Mr. Knapp had worked on the idea of machine-made drawer joints for several years when he had a brilliant stroke. Instead of trying to make the machinery duplicate the work of human hands, the dovetail, why not produce a joint taking advantage of what machinery does best? And what machinery does best is go around in circles. All machines basically revolve around the generation of power in a circular motion which is then transmitted somehow to do other work. Mr. Knapp went straight to the circle and developed the idea for a machine that cut round holes and inserted round pegs into them, an early example of what we now call “thinking out of the box.” He received a patent for his device in April, 1867.
The Knapp machine was a complicated affair involving five cutting parts. It had an auger, a hollow auger, two v-shaped cutters and a circular cutter. The auger bored the holes in the drawer side, the hollow auger gouged out the pegs from the drawer front and the rest of the cutters shaped the circles around the holes and the pegs. This joint not only was quickly and easily made by the machinery, it also had the interlocking feature lacking from the finger joint. It truly was a good drawer joint.
Mr. Knapp improved his design and tested the machine at the Matthews Brothers furniture factory in Milwaukee in 1870 with satisfactory results. He then sold the rights to the machine to an investment group in Massachusetts, which formed the Knapp Dovetailing Machine Company. The company immediately hired Knapp as a consultant and then hired a Northampton machinist named Nathan C. Clement to improve the machine and get it into regular production. It began work in the Beal and Hooper factory in East Cambridge, Mass., in 1871.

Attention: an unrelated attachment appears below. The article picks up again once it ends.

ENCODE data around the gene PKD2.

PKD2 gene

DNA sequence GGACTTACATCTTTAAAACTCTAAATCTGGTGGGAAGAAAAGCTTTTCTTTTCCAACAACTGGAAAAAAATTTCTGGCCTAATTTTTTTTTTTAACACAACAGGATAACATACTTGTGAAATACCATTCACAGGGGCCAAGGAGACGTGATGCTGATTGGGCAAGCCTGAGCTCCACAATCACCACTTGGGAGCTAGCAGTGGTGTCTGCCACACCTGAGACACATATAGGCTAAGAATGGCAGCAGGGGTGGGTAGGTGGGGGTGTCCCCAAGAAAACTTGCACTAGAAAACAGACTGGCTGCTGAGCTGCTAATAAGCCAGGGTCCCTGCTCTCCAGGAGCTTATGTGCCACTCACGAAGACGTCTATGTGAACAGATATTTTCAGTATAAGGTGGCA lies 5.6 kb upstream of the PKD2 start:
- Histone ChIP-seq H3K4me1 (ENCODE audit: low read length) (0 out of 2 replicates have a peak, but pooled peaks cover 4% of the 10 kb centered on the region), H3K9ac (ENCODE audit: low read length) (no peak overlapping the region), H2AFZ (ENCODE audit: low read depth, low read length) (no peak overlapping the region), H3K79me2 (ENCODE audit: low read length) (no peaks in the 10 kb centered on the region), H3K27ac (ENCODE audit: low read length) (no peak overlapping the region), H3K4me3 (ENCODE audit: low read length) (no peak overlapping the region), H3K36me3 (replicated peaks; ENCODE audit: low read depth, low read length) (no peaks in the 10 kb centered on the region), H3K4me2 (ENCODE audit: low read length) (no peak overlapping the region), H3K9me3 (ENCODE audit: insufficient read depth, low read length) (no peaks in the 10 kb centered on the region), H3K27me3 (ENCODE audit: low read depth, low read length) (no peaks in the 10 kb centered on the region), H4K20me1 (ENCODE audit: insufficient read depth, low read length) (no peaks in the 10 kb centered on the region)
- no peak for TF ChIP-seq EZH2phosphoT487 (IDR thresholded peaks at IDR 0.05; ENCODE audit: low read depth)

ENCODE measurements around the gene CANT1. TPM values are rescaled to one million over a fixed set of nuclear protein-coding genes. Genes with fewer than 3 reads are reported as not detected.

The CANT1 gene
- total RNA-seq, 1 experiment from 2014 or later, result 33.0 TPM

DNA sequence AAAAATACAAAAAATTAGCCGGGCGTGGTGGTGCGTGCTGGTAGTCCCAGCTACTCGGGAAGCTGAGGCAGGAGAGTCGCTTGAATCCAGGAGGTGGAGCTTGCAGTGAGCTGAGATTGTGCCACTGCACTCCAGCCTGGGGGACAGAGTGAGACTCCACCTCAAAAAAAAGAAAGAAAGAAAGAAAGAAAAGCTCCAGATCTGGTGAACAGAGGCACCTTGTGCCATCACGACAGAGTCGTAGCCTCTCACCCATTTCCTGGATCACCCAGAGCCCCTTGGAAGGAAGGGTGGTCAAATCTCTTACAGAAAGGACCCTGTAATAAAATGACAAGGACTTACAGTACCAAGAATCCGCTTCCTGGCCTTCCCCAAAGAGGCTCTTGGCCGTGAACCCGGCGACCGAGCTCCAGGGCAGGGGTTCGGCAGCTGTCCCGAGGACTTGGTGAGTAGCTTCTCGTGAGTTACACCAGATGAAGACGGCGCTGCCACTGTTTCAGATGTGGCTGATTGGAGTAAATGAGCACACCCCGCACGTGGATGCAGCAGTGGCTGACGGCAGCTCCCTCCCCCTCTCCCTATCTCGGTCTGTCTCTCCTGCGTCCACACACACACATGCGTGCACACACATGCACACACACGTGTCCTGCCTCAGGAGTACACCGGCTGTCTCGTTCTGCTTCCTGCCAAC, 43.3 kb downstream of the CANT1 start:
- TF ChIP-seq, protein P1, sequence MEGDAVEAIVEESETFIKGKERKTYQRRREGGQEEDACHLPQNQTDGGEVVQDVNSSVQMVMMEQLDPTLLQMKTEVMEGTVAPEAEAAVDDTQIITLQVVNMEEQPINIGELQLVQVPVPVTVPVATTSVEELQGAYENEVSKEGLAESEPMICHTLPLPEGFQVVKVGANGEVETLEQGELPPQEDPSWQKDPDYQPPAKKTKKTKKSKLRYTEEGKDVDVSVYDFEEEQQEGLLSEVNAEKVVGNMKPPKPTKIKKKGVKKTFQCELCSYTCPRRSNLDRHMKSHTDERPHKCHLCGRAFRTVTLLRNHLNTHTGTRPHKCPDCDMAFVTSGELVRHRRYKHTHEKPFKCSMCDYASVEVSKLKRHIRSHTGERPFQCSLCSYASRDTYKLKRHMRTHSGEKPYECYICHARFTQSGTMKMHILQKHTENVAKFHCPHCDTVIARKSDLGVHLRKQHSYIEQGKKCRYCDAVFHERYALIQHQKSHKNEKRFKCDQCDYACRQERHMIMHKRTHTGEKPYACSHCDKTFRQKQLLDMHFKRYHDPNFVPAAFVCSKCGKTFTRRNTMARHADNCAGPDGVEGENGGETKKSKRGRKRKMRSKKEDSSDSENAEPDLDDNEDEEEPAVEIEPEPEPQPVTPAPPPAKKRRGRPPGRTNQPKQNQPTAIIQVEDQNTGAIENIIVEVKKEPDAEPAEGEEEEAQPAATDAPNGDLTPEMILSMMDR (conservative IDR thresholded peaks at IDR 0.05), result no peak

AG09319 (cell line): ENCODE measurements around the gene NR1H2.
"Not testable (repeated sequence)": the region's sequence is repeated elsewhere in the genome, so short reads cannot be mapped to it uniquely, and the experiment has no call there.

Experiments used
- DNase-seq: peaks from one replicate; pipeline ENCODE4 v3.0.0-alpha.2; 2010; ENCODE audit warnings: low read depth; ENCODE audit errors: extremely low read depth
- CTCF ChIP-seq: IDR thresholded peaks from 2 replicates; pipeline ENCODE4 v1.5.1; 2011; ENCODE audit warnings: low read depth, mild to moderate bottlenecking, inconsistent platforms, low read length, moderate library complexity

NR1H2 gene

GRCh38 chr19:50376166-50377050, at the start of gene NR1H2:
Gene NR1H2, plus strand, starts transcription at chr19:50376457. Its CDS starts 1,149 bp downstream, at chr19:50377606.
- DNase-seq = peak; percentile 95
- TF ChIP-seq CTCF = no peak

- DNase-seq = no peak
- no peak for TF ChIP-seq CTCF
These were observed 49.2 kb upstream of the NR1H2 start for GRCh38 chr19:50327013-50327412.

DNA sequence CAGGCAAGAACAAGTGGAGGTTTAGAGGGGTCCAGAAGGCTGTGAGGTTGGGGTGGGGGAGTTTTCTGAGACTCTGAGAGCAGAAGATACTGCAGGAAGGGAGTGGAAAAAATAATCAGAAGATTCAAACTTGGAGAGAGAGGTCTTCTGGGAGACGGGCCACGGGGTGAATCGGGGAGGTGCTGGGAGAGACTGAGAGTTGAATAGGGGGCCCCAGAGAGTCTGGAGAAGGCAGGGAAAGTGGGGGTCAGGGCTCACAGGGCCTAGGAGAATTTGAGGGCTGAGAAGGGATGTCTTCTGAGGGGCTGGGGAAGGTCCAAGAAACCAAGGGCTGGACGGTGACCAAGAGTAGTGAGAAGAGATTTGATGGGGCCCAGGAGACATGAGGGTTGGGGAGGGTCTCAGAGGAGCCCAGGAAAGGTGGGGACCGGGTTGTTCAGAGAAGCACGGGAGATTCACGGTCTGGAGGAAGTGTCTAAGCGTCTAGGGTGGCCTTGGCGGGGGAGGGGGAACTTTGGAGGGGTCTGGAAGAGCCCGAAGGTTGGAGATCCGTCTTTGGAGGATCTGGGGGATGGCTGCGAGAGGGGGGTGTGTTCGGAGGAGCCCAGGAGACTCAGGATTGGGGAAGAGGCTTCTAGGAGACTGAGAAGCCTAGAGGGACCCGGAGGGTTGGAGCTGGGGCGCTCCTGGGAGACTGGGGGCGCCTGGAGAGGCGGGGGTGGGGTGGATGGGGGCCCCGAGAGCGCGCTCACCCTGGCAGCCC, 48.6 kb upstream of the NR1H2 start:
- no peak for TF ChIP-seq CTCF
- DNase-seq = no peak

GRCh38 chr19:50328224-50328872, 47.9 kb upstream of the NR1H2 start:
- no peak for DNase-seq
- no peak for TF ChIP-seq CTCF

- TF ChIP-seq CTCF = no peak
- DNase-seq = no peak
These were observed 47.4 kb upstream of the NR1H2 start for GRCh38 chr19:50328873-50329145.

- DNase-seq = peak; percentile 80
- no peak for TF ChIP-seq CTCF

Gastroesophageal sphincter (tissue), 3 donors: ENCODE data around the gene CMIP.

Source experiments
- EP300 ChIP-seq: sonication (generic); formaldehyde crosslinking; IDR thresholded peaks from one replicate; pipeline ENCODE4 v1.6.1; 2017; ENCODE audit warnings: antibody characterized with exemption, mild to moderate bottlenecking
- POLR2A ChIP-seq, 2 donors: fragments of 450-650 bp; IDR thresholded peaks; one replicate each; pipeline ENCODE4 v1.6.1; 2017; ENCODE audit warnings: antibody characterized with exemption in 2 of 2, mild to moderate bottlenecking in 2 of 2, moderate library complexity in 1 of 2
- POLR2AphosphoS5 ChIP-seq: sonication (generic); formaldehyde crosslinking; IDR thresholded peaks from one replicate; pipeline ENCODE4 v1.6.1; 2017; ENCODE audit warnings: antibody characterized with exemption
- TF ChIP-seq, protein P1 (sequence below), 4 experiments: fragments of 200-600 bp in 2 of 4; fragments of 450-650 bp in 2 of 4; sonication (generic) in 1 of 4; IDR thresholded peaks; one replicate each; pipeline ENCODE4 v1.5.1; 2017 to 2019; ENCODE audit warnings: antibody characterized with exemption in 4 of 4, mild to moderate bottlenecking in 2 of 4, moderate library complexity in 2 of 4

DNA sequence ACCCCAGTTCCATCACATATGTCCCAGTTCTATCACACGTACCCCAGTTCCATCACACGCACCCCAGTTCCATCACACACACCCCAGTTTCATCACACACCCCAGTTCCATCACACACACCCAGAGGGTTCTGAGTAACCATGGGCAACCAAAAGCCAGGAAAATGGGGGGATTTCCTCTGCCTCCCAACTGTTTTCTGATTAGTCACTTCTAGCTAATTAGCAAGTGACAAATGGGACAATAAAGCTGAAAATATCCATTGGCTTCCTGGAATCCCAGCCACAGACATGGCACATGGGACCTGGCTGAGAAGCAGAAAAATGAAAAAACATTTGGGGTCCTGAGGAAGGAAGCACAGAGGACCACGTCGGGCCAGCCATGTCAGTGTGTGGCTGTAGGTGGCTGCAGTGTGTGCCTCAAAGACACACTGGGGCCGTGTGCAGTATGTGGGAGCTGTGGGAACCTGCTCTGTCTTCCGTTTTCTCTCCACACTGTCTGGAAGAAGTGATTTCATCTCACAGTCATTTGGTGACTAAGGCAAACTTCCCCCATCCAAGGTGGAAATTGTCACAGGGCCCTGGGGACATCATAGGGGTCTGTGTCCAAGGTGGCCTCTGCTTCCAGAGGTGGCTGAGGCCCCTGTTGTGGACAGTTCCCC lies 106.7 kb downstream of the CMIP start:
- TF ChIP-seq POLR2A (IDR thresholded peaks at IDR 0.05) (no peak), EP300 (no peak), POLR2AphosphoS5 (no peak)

As the price of the machine itself became more affordable, its use spread throughout the East and made modest gains in the Midwest, where it was used by Nelson, Matter in Grand Rapids and Mitchell and Rammelsberg in Cincinnati. At its peak, the machine could produce 250 drawers in a day compared to the average of 20 a day produced by hand work. It was, in all aspects, a very successful innovation.
So why don’t we see it in modern production today? The answer to that is cultural, not technological. Many people of the late Victorian era held to the notion that morality and strength of character were influenced by the things around them. Thus they made an effort to surround themselves with possessions such as houses, carriages and furniture that had attributes like high quality, strength and suitability to a purpose. They also felt that the most moral, strong and courageous people in history were the Founding Fathers of America and that by acquiring things from their Colonial past, they could absorb some of the atmosphere of the period which inspired George Washington and Thomas Jefferson.
Alas, there were a great many more Victorians wanting to acquire Colonial artifacts, including furniture, than there were Colonial artifacts. This impasse was broken in the 1870s with the acceptance of the idea that items which merely looked like the 18th century real thing were also acceptable as sources of spiritual and moral inspiration. Thus began the great Colonial Revival of the last two and a half decades of the 19th century.
The Knapp joint was a victim of this romance with the past. The Knapp was a thoroughly modern looking piece of work, high tech for the times. There was nothing from the Colonial era that resembled it, and it certainly did not look like the handmade dovetail joints of the period furniture. As the Colonial Revival picked up steam going into the 20th century, the high tech of the 19th century fell by the wayside, giving way to the machine-made dovetail joint which, even though it was machine made, looked more like the 18th century joint than did the Knapp. The last Knapp joints were cut around 1905 and have not been used in new production since then.